Both of the towns RNLI lifeboats were launched early
yesterday evening (23 April 2017) to search for a male, seperated from his
partner and Kayak for over 40 minutes
The UK Coastguard requested that
both the D-class inshore lifeboat and the stations New Shannon class
all-weather lifeboat launch to search for the missing man when he was reportedly
unable to get back in to his kayak after falling in the water.
The 40-year-old man was on a recreational outing with his
wife when he fell overboard and was the subsequently separated from the
relative safety of the kayaks as the stiff offshore wind blew the craft and
remaining person steadily away from him.
The inshore lifeboat was first on scene (approx. 1 mile out
to sea) arriving to find the sole remaining member of the pair being blown
further eastward on the evenings stiff westerly offshore wind, the empty kayak alongside.
The Coastguard Search and Rescue Helicopter based at
Humberside Airport was also tasked to join the search.
Volunteer crews on the stations new all-weather Shannon
class lifeboat came to the aid of the drifting female whilst the inshore
lifeboat proceeded to search for the missing man.
After a brief search a second 999 call to the UK Coastguard
from a member of the public gave the casualties position as approx. 500 meters
offshore from the Seaview Road area of the town.
The casualty was quickly located by the team in the inshore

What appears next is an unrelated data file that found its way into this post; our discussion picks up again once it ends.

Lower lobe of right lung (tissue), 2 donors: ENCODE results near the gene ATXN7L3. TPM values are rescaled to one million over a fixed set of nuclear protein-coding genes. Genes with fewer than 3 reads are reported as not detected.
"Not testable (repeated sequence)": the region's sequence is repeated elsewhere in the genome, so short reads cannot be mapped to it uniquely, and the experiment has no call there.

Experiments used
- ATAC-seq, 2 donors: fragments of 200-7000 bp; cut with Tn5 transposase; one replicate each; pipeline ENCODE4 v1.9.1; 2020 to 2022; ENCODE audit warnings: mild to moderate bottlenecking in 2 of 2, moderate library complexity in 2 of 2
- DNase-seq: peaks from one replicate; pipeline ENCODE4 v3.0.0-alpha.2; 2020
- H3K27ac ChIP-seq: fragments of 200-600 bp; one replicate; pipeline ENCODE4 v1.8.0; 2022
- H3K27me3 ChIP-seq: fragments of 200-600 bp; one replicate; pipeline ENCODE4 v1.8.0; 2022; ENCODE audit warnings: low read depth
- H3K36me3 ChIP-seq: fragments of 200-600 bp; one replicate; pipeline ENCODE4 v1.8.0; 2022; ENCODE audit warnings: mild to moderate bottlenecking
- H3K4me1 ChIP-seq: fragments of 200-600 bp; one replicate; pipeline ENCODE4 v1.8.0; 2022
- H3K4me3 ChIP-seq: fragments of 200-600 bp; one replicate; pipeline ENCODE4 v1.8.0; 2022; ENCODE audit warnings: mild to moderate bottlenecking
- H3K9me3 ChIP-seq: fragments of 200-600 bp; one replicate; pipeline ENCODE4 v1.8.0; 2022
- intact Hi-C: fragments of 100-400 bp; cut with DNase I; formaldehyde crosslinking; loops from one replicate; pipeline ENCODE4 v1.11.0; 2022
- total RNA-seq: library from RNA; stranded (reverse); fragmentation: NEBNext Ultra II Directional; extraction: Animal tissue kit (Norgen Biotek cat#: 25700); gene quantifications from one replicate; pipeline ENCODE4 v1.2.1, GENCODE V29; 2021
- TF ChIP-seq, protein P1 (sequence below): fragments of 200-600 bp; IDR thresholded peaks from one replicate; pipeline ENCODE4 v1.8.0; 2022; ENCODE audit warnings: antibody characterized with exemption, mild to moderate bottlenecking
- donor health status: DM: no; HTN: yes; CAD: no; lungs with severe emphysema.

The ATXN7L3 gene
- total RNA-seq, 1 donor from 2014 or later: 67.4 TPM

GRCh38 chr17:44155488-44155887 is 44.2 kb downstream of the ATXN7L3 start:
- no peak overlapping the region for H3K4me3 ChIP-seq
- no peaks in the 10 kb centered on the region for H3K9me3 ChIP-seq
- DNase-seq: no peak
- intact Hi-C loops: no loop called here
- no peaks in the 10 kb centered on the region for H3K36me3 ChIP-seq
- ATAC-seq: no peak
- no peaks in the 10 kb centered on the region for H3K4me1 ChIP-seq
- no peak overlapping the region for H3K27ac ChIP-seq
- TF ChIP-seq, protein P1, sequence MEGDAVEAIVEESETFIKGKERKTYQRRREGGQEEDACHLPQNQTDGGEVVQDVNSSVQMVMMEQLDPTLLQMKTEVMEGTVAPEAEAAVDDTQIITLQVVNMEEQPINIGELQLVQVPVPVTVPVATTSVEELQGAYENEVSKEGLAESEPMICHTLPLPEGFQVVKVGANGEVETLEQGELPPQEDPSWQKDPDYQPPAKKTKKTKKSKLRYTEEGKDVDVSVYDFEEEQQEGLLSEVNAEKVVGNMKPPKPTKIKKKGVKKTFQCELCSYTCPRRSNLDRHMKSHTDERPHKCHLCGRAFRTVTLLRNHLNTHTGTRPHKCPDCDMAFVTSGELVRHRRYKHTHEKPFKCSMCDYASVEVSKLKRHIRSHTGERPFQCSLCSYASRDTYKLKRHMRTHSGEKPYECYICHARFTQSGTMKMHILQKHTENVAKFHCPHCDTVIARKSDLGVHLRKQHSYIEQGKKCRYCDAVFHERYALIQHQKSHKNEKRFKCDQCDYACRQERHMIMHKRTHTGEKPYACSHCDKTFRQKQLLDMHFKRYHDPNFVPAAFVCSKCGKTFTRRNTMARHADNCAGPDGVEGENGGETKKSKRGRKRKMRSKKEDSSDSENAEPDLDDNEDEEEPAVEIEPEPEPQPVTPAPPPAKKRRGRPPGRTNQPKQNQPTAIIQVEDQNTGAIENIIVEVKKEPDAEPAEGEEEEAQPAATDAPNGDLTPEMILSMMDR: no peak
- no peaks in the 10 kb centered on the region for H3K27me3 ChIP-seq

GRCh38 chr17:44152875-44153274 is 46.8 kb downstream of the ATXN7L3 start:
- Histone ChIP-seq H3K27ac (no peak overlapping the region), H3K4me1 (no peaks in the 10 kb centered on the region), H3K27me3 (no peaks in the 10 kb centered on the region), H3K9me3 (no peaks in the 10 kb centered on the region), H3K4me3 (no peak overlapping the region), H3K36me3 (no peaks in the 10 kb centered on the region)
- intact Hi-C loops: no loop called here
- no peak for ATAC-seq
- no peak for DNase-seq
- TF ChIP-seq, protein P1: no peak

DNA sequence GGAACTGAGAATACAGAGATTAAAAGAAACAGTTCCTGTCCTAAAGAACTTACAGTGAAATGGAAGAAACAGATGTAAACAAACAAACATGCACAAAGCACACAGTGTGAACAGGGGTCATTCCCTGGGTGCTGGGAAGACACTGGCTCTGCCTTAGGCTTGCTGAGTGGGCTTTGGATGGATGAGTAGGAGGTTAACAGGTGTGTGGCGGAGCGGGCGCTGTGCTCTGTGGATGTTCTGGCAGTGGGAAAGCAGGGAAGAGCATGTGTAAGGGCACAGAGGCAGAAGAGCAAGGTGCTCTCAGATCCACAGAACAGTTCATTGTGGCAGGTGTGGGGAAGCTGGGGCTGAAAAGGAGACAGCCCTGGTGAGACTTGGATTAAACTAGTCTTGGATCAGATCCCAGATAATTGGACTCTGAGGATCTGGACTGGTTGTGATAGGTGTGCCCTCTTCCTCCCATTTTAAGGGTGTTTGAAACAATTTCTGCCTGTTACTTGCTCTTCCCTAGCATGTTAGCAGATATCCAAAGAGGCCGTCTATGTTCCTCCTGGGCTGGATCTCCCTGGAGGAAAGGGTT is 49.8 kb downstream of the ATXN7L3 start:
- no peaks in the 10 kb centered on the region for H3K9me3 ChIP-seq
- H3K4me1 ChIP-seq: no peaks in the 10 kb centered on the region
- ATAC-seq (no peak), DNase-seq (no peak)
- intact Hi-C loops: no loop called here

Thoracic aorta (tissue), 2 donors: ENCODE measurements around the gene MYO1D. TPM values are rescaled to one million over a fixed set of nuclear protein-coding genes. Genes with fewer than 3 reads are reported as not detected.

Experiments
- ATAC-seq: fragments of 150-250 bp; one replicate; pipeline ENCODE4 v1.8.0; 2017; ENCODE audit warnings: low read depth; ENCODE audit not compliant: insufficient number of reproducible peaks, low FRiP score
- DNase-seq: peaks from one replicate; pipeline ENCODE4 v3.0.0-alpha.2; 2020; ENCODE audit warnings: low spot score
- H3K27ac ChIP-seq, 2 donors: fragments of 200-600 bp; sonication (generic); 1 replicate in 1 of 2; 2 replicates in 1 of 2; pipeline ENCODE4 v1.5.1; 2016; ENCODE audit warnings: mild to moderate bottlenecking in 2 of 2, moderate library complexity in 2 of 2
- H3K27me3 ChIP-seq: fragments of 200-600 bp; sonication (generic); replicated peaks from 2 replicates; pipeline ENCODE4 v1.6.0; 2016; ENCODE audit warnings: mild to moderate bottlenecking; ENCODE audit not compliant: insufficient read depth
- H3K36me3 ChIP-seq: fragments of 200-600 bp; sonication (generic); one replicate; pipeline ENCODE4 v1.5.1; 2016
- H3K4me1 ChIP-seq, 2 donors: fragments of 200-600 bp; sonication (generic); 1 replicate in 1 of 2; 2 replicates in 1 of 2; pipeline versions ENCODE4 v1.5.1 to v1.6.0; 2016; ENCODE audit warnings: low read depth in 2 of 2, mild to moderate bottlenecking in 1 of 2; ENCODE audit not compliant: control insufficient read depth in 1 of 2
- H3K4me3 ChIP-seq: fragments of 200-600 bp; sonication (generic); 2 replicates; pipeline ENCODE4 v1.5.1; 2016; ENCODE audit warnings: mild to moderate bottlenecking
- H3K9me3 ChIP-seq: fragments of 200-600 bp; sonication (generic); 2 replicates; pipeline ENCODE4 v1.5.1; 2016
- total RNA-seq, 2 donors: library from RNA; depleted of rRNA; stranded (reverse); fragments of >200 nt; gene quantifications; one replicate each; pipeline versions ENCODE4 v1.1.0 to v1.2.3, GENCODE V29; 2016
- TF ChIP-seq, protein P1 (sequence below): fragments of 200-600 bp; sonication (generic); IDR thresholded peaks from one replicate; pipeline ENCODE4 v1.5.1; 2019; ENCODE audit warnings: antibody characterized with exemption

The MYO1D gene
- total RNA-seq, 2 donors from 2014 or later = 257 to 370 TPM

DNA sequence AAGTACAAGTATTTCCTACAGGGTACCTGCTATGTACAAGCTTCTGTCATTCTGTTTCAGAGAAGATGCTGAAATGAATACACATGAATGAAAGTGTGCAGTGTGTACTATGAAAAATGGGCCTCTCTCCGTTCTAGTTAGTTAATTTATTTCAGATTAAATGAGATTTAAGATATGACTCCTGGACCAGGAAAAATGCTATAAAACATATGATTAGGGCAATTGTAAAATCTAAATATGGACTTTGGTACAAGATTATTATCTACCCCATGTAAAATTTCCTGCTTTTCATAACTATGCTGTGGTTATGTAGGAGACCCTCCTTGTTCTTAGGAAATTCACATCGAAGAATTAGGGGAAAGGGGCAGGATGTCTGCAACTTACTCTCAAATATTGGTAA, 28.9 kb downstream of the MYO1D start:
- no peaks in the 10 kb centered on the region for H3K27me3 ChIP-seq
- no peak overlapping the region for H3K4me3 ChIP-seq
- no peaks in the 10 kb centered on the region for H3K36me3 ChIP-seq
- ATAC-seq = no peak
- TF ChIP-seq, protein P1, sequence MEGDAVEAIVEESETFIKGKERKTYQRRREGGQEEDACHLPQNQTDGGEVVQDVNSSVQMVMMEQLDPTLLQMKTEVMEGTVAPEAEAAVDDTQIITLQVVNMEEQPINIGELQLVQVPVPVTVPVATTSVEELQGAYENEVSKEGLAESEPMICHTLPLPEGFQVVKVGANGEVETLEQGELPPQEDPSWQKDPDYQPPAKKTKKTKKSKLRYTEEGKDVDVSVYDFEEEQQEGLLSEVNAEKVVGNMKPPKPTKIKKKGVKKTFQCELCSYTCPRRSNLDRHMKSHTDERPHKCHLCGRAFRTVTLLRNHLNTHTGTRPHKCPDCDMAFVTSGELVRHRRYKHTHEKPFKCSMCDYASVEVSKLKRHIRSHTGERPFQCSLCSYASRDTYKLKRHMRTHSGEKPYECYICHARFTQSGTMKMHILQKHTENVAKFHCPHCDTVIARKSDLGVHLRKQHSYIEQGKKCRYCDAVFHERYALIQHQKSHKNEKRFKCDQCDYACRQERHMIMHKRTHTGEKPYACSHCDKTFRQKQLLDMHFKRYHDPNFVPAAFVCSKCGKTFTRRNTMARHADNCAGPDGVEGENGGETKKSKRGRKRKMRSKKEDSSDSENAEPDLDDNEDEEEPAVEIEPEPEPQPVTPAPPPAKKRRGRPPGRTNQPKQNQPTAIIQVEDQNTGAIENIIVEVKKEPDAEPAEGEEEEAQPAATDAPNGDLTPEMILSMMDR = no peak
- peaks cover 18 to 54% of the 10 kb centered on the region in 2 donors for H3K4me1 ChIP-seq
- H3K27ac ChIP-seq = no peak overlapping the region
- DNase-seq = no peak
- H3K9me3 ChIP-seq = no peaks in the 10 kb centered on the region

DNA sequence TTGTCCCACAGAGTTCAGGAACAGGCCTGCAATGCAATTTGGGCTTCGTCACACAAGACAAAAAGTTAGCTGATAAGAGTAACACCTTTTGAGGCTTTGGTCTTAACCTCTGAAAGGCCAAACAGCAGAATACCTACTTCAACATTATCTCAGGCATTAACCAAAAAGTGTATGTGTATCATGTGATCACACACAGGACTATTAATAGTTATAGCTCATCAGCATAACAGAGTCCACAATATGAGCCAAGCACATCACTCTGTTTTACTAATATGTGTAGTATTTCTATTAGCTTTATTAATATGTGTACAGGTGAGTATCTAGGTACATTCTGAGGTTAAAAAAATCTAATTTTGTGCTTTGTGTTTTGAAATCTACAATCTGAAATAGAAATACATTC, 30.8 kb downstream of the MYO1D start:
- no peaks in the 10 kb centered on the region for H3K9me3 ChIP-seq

lifeboat and was medically assessed. He was then transferred ashore to the
lifeboat station for some dry clothes and a cup of tea. He had been in the
water for approximately 40 minutes. He was reunited shortly afterwards with the
female and the two recovered kayaks shortly after 8pm. The Coastguard Search
and Rescue Helicopter was stood down and returned to Humberside Airport shortly
before arriving at the scene.
All were safe and sound if a little cold. But this could
have ended very differently.
The fact that the pair were well equipped in wet suits and
life preservers meant that the casualty could stay afloat until our crews could
come to his aid.
it's vital if you use the water for recreation that you...
A) Wear adequate equipment
B) Tell someone where you are going and what time you expect
C) have a method of calling for help, a VHF radio is the
best option. Mobile phones are not reliable at sea.
D) If you see someone in difficulty at sea always dial 999 and ask for the
1) Volunteer Crews arrive alongside drifting, remaining kayaker.
2) RNLI Volunteer talks with rescued woman in the safety of the Shannon class lifeboat wheelhouse. Credit: RNLI/Tony Kelly
3) Recivered Kayaks. Credit: RNLI Skegness/Adam Holmes